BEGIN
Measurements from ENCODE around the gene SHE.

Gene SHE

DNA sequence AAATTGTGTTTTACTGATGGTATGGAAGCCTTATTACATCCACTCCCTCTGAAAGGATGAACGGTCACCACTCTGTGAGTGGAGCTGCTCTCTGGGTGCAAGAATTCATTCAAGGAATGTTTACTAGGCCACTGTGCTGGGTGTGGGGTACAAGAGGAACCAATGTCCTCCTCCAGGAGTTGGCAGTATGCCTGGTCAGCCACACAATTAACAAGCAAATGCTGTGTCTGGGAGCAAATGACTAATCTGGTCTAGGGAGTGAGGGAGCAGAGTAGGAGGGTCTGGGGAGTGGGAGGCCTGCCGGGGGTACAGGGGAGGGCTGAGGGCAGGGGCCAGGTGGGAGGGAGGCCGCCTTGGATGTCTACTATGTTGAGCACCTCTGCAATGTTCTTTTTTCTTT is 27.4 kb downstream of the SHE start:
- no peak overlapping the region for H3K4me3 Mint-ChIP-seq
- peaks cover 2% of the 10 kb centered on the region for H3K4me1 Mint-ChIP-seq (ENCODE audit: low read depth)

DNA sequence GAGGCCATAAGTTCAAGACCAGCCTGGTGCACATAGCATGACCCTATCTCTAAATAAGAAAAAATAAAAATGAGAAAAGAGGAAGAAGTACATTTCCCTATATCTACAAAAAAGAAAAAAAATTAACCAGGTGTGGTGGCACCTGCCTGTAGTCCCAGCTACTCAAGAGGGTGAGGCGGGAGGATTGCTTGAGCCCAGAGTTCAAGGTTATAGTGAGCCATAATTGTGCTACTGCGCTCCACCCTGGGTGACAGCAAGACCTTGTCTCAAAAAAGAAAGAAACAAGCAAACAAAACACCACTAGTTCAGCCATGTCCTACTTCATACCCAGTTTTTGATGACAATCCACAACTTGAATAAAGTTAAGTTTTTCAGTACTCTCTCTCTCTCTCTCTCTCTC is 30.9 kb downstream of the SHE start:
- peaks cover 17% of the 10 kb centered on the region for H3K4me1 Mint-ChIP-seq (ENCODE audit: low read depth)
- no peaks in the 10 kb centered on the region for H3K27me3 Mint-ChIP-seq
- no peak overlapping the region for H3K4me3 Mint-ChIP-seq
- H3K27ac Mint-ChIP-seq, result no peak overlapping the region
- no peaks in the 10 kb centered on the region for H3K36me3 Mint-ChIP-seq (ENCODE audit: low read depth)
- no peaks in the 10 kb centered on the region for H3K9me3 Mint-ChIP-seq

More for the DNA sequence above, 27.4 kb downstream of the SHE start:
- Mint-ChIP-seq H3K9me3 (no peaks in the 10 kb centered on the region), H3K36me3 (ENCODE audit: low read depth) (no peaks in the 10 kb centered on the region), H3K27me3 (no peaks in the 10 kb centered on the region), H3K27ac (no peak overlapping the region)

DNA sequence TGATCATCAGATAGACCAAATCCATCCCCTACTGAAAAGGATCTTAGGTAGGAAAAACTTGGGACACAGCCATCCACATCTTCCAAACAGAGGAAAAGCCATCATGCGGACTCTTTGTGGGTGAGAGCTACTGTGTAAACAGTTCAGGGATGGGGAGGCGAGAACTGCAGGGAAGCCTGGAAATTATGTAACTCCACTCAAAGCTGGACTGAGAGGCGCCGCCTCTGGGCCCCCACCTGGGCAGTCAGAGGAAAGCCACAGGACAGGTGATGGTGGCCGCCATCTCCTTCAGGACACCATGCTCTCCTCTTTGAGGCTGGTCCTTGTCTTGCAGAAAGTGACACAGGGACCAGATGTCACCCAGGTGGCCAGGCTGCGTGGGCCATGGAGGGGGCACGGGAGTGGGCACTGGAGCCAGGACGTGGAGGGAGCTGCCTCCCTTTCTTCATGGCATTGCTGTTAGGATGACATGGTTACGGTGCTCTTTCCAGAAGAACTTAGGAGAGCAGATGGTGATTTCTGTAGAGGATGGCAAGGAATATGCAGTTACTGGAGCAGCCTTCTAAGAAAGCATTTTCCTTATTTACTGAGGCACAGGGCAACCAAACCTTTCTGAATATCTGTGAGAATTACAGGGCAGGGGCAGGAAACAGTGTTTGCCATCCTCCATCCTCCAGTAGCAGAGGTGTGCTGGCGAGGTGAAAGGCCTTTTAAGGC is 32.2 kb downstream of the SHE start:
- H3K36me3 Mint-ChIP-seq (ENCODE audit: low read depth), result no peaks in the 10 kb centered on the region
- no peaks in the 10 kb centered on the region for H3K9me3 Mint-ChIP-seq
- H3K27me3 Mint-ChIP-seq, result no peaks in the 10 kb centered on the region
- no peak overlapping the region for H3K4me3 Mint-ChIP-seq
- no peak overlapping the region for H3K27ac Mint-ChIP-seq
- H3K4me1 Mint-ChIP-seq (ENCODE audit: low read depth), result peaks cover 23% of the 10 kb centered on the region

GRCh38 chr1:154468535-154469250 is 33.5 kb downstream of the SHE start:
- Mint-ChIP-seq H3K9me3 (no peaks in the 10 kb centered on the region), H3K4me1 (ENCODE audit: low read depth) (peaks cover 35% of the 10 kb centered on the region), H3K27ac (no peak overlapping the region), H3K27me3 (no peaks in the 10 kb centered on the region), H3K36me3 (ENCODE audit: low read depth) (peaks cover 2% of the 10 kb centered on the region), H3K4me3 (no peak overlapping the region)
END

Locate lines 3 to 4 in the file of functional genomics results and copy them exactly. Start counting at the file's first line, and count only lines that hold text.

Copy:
DNA sequence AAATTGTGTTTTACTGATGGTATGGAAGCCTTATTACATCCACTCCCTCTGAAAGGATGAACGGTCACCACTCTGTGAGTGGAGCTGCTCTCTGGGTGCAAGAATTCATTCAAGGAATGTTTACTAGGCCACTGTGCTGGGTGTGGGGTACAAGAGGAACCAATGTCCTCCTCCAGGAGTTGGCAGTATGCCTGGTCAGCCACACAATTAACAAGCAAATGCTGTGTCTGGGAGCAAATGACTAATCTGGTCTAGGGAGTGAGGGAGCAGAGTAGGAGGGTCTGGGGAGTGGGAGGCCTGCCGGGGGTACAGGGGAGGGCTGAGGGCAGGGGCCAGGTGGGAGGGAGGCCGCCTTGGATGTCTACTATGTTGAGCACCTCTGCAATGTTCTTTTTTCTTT is 27.4 kb downstream of the SHE start:
- no peak overlapping the region for H3K4me3 Mint-ChIP-seq